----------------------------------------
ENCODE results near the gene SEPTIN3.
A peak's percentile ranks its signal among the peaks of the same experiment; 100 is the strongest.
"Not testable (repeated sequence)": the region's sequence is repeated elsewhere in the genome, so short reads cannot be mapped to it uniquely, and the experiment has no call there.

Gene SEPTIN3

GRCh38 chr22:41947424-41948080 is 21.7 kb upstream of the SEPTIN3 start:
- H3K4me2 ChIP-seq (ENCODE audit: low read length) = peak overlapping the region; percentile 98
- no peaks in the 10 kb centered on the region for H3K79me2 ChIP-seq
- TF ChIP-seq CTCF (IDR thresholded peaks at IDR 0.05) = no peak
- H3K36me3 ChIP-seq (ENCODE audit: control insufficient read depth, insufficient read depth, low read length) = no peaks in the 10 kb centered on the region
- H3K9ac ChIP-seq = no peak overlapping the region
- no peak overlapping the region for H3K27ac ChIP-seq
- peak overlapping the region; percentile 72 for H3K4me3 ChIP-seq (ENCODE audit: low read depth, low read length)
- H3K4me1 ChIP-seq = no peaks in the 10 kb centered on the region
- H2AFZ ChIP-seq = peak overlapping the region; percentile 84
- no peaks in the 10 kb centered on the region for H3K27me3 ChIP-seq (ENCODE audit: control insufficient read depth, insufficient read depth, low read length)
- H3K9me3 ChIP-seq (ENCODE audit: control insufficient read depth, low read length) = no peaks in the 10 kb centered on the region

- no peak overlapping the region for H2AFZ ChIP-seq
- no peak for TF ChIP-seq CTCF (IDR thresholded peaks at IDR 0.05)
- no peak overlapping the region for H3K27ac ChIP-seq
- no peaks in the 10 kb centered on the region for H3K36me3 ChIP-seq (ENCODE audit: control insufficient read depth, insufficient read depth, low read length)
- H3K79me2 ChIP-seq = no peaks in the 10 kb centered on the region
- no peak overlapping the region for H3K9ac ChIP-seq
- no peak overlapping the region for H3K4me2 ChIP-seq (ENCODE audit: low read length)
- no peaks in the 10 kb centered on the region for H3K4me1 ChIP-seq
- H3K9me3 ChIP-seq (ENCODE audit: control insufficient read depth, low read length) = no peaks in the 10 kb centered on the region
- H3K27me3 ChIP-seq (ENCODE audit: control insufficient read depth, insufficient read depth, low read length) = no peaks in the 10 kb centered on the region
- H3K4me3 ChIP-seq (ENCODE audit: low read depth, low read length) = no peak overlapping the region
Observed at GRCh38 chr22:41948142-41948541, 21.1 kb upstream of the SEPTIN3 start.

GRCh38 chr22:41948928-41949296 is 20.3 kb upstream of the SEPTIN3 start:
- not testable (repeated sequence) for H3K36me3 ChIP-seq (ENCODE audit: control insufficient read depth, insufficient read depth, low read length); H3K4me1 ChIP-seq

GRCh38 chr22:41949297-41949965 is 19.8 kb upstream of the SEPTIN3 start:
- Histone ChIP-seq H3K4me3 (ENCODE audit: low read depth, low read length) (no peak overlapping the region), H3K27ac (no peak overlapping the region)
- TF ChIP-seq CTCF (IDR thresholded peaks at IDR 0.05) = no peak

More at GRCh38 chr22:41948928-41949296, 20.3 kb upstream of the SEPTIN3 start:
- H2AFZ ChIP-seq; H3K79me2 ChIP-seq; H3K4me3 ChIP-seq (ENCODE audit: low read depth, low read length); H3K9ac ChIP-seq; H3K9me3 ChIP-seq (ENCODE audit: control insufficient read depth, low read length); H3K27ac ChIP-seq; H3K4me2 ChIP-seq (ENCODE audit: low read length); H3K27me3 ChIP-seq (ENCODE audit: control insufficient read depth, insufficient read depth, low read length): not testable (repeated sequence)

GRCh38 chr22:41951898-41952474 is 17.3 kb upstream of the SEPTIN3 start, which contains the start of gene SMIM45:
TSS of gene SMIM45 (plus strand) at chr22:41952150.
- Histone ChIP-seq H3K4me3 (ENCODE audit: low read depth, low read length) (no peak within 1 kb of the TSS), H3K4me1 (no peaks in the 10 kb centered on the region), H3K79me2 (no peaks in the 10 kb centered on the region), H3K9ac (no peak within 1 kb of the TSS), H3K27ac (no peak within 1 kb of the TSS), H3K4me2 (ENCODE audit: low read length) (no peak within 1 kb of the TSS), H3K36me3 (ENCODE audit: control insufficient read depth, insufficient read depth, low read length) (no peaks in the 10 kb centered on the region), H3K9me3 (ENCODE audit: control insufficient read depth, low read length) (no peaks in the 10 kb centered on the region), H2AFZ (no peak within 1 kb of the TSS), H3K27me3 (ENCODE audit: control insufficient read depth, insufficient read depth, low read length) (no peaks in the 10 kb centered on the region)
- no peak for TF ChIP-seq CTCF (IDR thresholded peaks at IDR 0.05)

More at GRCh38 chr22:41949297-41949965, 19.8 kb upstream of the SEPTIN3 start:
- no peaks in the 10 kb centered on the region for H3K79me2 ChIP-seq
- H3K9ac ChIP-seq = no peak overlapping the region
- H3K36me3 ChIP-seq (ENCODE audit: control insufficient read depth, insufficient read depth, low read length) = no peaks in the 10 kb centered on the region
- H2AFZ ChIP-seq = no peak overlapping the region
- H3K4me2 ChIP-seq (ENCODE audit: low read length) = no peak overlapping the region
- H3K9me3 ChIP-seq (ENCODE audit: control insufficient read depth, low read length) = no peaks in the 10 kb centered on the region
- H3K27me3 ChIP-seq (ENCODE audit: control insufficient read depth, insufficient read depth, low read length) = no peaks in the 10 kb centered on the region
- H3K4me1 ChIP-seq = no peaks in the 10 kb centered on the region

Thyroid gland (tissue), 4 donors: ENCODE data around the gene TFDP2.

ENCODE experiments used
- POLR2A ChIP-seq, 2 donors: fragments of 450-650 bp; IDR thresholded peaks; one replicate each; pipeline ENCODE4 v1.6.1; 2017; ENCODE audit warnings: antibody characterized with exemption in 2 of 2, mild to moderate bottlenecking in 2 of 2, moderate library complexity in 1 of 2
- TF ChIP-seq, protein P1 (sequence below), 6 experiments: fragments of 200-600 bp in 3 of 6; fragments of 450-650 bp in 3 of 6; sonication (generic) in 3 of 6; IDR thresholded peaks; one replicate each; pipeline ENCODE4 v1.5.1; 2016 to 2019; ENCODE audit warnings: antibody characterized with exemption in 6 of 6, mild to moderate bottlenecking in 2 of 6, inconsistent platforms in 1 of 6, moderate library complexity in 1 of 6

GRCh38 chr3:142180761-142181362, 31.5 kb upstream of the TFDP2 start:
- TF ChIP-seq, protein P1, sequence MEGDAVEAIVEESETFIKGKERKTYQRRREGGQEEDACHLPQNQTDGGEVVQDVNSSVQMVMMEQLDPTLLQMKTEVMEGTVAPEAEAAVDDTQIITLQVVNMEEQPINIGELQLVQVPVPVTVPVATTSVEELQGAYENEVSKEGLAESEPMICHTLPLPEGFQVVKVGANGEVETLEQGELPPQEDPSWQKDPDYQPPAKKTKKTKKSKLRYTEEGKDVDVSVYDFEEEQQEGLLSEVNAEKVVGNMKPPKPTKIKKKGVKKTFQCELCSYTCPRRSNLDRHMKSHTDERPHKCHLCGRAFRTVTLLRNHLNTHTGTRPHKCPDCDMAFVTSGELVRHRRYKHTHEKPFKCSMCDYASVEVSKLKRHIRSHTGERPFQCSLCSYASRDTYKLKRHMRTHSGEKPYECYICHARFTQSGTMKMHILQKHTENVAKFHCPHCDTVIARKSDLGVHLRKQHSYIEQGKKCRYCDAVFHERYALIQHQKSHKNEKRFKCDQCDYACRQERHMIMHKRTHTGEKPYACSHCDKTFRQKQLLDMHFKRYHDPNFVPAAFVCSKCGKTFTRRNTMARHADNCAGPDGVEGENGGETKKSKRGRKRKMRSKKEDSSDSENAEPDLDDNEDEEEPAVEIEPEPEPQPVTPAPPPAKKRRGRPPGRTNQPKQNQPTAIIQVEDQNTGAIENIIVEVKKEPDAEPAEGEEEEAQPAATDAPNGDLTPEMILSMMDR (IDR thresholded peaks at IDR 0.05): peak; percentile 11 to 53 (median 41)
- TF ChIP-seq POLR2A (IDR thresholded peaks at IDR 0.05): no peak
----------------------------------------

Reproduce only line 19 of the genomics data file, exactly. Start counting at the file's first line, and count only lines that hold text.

- no peak overlapping the region for H3K27ac ChIP-seq